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Continuing to improve Maori employment outcomes through Cadetships - Willie Jackson

Contributor:
Fuseworks Media
Fuseworks Media

The continued Budget 22 investment into the Cadetship programmes will ensure Māori thrive in the labour market, Minister for Māori Development Willie Jackson announced today.

The Government will invest $25 million into the Cadetships programme, delivered by Te Puni Kōkiri.

As the whole world struggles with rising inflation, the Government’s strong economic management through Covid means investments can continue to be made in services to secure our future without increasing debt.

Providing New Zealand businesses with the skilled workers they need is an essential component to a secure economy and cadetships give people the skills they need to enter the workforce.

This continued investment will also support Māori to grow intergenerational wealth and wellbeing through building workforce skills and Māori participation in the labour market.

The programme supports employers to develop the skills of Māori staff, with over 1,000 cadetships funded each year. Employers have the flexibility to arrange programmes and support cadets in ways that work for their business and for the individuals.

"The Cadetships programme has proven to be successful in supporting employers to train, develop and mentor Māori employees, helping them into higher-skilled and better paid roles and leadership positions," Willie Jackson says.

The ongoing funding supports Māori to have greater access to economic opportunities. Participants in the programme contribute to the development of a highly skilled, resilient, and productive Māori workforce with improved economic prosperity, able to withstand economic challenges, such as the COVID-19 pandemic.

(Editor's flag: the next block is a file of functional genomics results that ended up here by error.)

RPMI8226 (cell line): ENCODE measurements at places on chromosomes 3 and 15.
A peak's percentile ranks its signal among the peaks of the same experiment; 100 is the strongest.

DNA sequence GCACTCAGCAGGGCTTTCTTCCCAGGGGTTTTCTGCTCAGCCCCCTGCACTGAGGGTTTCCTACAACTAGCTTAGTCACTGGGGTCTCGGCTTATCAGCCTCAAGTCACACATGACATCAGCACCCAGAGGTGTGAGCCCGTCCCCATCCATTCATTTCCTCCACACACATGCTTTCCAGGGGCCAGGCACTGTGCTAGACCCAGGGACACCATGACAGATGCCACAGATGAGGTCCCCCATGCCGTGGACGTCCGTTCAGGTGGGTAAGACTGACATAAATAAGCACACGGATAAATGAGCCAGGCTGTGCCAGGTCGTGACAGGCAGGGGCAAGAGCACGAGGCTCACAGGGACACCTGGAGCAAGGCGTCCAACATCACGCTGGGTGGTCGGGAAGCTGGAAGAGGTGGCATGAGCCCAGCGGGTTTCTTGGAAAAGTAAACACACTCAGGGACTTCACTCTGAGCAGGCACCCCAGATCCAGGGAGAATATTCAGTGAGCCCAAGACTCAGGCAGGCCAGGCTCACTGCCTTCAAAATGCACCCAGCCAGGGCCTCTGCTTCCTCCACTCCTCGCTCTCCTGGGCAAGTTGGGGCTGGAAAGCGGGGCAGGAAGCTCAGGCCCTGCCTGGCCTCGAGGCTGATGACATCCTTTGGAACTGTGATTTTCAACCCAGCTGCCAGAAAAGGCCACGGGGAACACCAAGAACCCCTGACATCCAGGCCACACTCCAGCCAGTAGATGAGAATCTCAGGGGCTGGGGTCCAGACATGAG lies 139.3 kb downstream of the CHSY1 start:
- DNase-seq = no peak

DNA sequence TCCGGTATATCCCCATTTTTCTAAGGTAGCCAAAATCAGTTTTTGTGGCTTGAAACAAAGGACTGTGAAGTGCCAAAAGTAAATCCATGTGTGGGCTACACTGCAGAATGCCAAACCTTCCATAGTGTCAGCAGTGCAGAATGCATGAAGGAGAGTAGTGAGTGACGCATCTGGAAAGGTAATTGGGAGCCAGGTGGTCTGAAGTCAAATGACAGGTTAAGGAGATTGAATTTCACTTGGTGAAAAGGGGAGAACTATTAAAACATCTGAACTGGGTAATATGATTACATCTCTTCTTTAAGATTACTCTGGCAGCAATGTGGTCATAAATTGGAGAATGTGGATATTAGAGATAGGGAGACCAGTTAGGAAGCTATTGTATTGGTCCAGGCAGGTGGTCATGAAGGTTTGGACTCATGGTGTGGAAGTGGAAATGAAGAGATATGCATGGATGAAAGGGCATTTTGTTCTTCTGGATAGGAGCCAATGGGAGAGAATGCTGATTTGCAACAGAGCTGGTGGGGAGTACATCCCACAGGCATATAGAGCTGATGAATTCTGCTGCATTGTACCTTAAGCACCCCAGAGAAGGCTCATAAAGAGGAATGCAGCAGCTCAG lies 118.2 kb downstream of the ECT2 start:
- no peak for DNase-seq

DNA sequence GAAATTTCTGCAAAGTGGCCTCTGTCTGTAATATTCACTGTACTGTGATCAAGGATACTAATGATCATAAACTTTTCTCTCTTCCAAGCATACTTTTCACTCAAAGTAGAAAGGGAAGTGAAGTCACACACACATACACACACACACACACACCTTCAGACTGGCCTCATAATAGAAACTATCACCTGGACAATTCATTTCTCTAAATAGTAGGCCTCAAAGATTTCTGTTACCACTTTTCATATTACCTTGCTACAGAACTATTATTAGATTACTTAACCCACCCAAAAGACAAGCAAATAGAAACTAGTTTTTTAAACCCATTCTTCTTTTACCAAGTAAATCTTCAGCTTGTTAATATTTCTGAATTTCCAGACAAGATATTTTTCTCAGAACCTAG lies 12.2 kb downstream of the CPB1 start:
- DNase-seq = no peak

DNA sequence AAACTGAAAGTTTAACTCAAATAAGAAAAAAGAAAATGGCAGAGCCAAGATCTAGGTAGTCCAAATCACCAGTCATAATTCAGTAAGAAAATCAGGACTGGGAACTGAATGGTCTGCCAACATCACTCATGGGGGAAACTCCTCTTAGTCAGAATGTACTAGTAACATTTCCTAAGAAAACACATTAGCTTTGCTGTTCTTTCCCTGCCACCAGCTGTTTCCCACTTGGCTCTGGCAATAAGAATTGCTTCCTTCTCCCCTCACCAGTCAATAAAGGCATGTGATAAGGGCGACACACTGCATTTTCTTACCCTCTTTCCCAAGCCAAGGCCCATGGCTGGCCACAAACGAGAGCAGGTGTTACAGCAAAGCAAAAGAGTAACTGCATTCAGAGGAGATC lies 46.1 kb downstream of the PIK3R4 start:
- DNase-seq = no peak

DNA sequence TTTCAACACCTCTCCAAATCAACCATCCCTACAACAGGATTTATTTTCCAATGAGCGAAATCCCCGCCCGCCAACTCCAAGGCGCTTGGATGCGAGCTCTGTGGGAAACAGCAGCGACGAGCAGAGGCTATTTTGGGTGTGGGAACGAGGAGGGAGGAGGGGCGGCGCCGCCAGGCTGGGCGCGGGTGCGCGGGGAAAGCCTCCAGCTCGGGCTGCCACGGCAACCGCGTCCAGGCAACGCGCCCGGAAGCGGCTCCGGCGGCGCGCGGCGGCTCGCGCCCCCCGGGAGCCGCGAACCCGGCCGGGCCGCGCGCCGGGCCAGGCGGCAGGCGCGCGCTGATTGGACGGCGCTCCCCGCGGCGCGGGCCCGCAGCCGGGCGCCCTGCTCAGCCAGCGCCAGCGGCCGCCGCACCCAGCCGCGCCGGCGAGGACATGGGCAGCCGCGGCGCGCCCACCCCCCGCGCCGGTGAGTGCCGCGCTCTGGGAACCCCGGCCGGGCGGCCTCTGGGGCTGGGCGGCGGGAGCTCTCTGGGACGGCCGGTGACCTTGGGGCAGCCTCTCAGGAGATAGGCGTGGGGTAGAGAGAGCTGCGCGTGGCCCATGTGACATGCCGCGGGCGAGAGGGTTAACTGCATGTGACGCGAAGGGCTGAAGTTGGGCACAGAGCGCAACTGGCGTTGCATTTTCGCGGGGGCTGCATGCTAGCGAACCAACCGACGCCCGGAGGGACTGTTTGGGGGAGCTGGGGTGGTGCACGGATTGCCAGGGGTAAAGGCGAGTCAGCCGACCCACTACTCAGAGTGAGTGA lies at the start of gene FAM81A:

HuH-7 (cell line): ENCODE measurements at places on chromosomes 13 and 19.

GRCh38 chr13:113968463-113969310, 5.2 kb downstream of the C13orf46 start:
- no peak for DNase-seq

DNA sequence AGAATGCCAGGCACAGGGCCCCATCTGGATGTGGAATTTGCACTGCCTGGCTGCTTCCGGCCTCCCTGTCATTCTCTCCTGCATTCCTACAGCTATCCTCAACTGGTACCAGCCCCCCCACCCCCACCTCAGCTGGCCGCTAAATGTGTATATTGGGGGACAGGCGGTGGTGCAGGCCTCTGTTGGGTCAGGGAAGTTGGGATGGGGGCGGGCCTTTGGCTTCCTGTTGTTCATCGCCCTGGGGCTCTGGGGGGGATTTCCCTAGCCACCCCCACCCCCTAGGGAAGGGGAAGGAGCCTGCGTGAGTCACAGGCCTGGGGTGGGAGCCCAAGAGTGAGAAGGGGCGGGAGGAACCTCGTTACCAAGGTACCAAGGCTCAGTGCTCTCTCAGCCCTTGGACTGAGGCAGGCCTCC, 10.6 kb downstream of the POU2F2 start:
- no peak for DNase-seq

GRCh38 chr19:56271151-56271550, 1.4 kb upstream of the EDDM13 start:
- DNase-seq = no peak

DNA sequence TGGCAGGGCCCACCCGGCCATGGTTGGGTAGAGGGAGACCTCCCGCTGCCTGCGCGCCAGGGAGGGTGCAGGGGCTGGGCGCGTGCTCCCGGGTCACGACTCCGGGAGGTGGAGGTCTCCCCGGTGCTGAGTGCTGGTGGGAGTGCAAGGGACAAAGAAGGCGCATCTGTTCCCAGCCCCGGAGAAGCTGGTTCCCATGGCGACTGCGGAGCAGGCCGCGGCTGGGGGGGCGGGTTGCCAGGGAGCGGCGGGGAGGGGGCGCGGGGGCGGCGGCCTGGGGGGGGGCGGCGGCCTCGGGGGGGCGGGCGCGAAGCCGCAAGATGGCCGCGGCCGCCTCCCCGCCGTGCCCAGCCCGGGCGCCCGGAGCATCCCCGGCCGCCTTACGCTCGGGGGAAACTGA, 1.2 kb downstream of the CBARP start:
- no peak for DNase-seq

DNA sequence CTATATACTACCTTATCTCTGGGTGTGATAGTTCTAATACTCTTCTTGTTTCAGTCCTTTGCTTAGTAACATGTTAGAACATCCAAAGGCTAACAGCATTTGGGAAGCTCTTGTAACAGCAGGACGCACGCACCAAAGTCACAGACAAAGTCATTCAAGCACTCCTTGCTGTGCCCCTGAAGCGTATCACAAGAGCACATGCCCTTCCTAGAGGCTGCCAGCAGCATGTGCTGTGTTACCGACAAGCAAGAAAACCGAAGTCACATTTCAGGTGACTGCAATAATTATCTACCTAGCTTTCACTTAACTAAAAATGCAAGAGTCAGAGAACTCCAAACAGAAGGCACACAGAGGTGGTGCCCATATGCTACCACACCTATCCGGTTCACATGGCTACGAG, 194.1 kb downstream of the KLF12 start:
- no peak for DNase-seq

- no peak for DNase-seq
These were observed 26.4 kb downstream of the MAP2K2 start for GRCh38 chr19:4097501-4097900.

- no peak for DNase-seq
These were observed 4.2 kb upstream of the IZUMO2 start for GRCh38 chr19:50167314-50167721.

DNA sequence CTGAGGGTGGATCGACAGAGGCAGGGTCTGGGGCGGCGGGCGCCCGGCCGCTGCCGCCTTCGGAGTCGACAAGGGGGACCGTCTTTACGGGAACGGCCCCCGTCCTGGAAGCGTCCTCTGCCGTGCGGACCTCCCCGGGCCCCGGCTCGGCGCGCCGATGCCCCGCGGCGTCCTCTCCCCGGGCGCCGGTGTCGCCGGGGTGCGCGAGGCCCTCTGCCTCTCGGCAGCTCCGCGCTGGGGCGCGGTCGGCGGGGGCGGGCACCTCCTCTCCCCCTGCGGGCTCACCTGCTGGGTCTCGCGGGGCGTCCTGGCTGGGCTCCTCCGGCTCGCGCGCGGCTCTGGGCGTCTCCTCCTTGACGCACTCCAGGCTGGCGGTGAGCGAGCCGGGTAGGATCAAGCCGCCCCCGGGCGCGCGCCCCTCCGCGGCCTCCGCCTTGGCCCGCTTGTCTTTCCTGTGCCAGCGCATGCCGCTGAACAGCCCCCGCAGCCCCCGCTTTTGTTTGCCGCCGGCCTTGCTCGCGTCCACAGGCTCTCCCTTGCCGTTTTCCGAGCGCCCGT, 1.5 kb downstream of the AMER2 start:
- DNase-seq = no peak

"This investment in Māori delivers on a Labour commitment to better support whānau Māori, and is part of a wider Budget strategy to focus on economic security in good times and bad.

"Extending this well-established and successful programme will help grow the Māori economy, with over 80 percent of participating employers identifying as Māori-owned.

"Reporting shows that almost all cadets are retained in employment after their programme concludes, with many moving into leadership roles and better paid positions. This results in whānau who are better able to support themselves and their tamariki and contributes to improved broader health and wellbeing outcomes.

"This investment means more Māori will obtain new qualifications and skills, enhancing their mana in the workforce and providing them with pathways for future work progression," Willie Jackson said.

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